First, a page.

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McDonald’s to end monthly sales reporting

McDonald’s to end monthly sales reporting

Company turns focus to reversing sales weakness

McDonald’s Corp. will stop reporting same-store sales on a monthly basis beginning in July, the company said Wednesday, as it takes a quieter path in an effort to reverse its historic sales weakness.

At the Bernstein Research Strategic Decisions Conference, McDonald’s CEO Steve Easterbrook said the company would cease announcing monthly same-store sales results on July 1.

Easterbrook said the company is making its move “to focus our activities around strategic long-term actions we’re taking as part of our plan.” Disclosing same-store sales on a quarterly basis “is consistent with nearly all retailers, and will provide a greater understanding of sales results in the context of the company’s overall performance,” he said.

McDonald’s is the last restaurant company to publicly report monthly same-store sales. No other restaurant company releases monthly sales reports. The last operator to report monthly sales, Starbucks Corp., ended its reports in 2008.

Monthly sales reports are more common in the retail industry. Costco, for instance, reports monthly sales. But that number, too, is declining. Walmart stopped reporting monthly same-store sales in 2009. Target Corp. ended its reports in 2012.

McDonald’s decision comes as it continues to release a steady stream of disappointing monthly sales results. In April, same-store sales fell 0.6 percent worldwide and 2.3 percent in the U.S.

At the conference, Easterbrook offered a few hints as to what the company is doing to improve speed and quality, and reverse current sales trends. McDonald’s will toast buns longer to deliver a hotter sandwich, he said, and will change the way it sears burgers so they are juicier.

Easterbrook also hinted at a value promotion this summer featuring one of the chain’s “most popular items.” Easterbrook suggested that the chain’s failure to effectively replace its Dollar Menu has hurt sales.

“Some of the challenges we’ve had in the U.S. have been somewhat self-inflicted,” he said. “We moved away from the Dollar Menu. We didn’t replace it with significant enough value in the eyes of consumers.”

Chief administrative officer Pete Bensen added that some items, like the chicken sandwich, were removed from the Dollar Menu, which “eroded entry-level value.”

The U.S. represents 40 percent of McDonald’s operating income, so turning around sales is vital to the Oak Brook, Ill.-based chain.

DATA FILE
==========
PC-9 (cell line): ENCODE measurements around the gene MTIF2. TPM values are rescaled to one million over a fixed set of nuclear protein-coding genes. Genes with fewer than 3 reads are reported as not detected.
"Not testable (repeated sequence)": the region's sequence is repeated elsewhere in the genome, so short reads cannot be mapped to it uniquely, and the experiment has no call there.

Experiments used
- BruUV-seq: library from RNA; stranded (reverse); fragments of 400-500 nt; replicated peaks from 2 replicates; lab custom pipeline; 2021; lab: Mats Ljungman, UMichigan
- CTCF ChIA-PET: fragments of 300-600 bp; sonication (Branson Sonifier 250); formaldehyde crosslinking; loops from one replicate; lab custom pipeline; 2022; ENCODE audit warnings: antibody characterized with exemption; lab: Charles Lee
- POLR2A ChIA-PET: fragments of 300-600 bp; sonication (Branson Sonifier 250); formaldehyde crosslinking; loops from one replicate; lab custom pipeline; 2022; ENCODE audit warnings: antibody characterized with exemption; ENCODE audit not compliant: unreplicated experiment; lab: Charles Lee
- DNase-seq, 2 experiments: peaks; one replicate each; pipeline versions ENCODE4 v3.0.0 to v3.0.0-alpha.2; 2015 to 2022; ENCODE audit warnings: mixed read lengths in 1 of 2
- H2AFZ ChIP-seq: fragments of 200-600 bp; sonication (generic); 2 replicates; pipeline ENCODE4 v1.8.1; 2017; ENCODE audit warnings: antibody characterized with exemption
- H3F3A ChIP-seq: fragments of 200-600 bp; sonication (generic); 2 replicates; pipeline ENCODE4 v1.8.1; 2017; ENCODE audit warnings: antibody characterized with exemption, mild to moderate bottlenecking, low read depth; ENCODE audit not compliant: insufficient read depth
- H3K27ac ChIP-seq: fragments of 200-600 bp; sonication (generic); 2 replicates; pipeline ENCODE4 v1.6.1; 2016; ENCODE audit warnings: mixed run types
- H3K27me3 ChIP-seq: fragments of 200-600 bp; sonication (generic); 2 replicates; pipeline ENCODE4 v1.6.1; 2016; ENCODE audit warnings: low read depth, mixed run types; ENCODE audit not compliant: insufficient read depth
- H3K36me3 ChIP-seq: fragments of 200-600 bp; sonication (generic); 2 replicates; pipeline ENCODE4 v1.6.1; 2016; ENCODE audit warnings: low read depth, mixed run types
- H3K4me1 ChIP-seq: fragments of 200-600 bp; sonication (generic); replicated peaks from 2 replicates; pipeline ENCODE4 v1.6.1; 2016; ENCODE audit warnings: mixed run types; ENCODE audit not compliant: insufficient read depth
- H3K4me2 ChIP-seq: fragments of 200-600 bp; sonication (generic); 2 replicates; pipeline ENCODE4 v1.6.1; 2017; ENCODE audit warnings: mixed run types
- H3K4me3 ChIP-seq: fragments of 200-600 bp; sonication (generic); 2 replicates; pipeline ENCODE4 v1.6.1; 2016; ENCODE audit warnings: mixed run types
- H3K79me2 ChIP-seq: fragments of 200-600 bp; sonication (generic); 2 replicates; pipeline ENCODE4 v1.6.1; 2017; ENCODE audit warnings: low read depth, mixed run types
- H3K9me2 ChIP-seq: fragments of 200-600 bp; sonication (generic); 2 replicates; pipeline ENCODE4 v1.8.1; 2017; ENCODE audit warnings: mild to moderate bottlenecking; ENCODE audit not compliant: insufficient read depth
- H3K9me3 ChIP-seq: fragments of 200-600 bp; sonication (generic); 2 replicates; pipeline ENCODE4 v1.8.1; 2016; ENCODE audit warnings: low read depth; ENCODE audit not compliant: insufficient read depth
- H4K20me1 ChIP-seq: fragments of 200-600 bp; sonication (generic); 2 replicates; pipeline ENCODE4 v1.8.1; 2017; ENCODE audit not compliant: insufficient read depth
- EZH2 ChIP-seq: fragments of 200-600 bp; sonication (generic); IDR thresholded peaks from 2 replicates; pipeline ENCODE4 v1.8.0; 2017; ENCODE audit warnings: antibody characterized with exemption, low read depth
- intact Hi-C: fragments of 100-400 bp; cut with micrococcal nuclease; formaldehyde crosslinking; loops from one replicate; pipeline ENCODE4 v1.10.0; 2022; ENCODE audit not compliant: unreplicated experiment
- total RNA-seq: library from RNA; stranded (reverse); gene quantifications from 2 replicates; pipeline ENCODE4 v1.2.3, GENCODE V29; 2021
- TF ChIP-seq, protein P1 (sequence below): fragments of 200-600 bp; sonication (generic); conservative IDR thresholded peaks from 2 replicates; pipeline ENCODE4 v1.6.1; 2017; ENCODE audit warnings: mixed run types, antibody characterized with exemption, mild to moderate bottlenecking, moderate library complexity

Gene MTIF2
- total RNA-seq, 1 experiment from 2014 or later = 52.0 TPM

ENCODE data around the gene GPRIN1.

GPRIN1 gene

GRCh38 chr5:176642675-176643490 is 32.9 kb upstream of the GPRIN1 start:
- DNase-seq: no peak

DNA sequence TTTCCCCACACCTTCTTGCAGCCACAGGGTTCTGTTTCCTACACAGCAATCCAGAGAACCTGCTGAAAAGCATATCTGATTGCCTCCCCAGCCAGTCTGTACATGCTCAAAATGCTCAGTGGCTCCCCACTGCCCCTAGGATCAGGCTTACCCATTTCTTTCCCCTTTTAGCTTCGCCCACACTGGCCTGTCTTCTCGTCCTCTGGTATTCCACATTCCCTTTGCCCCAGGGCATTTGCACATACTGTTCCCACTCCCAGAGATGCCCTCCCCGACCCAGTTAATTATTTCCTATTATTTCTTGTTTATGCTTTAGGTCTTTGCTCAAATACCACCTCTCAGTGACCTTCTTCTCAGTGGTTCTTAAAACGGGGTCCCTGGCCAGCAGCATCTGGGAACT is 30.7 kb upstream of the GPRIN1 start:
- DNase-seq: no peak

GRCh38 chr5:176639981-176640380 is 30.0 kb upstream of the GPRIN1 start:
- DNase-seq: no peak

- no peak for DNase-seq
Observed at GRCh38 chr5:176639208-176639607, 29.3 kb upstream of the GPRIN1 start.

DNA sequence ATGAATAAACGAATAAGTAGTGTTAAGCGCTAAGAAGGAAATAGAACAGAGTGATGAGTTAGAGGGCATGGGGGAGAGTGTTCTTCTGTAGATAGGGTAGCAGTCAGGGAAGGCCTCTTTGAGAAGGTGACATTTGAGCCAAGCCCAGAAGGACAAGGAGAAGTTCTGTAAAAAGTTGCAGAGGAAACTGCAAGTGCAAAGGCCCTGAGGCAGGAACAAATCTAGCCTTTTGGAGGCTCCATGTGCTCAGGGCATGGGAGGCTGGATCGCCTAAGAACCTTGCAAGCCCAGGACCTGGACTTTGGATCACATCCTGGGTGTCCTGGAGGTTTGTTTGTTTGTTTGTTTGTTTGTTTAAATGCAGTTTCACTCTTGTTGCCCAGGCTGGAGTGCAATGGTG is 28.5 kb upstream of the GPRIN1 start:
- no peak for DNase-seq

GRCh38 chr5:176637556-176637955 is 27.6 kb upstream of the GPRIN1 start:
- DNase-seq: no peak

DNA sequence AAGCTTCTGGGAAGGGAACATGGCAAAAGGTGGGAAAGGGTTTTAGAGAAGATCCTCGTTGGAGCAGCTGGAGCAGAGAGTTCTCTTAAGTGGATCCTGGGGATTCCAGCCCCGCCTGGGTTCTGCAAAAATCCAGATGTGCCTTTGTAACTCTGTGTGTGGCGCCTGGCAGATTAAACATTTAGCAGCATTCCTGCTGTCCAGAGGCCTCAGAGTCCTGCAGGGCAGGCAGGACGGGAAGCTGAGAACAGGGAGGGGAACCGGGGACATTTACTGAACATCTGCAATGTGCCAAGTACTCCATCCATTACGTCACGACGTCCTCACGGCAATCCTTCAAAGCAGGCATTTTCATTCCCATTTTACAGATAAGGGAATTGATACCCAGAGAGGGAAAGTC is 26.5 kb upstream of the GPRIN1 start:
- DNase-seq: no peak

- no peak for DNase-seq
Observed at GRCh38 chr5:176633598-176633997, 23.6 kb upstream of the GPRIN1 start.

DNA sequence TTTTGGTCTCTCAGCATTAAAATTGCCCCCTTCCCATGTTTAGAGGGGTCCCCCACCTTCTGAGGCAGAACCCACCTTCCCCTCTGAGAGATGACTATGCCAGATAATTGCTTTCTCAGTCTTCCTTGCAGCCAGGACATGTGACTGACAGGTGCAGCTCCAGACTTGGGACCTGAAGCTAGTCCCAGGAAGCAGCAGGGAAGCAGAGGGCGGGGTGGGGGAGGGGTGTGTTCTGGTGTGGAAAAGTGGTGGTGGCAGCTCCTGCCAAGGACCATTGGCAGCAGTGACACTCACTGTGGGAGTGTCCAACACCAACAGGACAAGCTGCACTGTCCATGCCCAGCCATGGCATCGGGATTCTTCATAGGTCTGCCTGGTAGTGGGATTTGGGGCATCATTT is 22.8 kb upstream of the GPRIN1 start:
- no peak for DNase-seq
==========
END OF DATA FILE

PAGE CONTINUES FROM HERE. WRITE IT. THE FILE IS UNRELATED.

“The U.S. is a burning priority,” Bensen said. “We’re working hard to stabilize and reverse guest count declines.”

Easterbrook noted the company’s reorganization of its domestic business, which gives regions more say in menu choices and marketing. He highlighted lobster rolls in Massachusetts and pressure-cooked chicken in Atlanta.

“Things previously held back by corporate are now being championed by different regions,” he said.

McDonald’s is testing a simplified menu board that cuts the number of items listed in half. It also plans to add side-by-side drive thrus in 500 restaurants in the coming months, and has started a new training program that has reduced the number of order accuracy complaints by a third.

Early results from a delivery test in New York have been positive, and the company is getting repeat business from customers who order more food. The potential for delivery could be big: Easterbrook said that in Asia, delivery is well established, and is a $1 billion business there.

As for its all-day breakfast test in San Diego, it’s too early to determine the impact.

“That’s the No. 1 request we’ve received from customers, is breakfast items available throughout the day,” Easterbrook said.

Easterbrook also discussed the company’s turnaround plan and its reorganization, which was announced early this month, and defended the potential for the plan to fix sales over the long-term. He also gave clues as to how $300 million in general and administrative cuts will affect the organization, and how it will simplify operations.

For instance, he noted that the presidents responsible for McDonald’s in Europe, Asia and Africa oversee 40 markets and have staffs of up to 200 each. As president of McDonald’s five “International Lead Markets,” of Australia, Canada, France, Germany and the U.K., market president Doug Goare will have a staff of two, Easterbrook said.

“The reality is, those five lead markets are all very well resourced, with great leadership,” Easterbrook said. “I don’t think they need an entire tier on top of them.”

Goare, who remains president of McDonald’s Europe until July 1, will need to visit five countries instead of 40, meaning less travel time and more time in the markets, even if one of them — Australia — is a world away from the others.

It may not seem significant outside McDonald’s, Easterbrook said, “but it’s incredibly liberating inside the business.”

This story has been revised to reflect the following update:

Update: May 27, 2015  This story has been updated to remove details about an upcoming summer promotion.

Contact Jonathan Maze at [email protected].
Follow him on Twitter: @jonathanmaze

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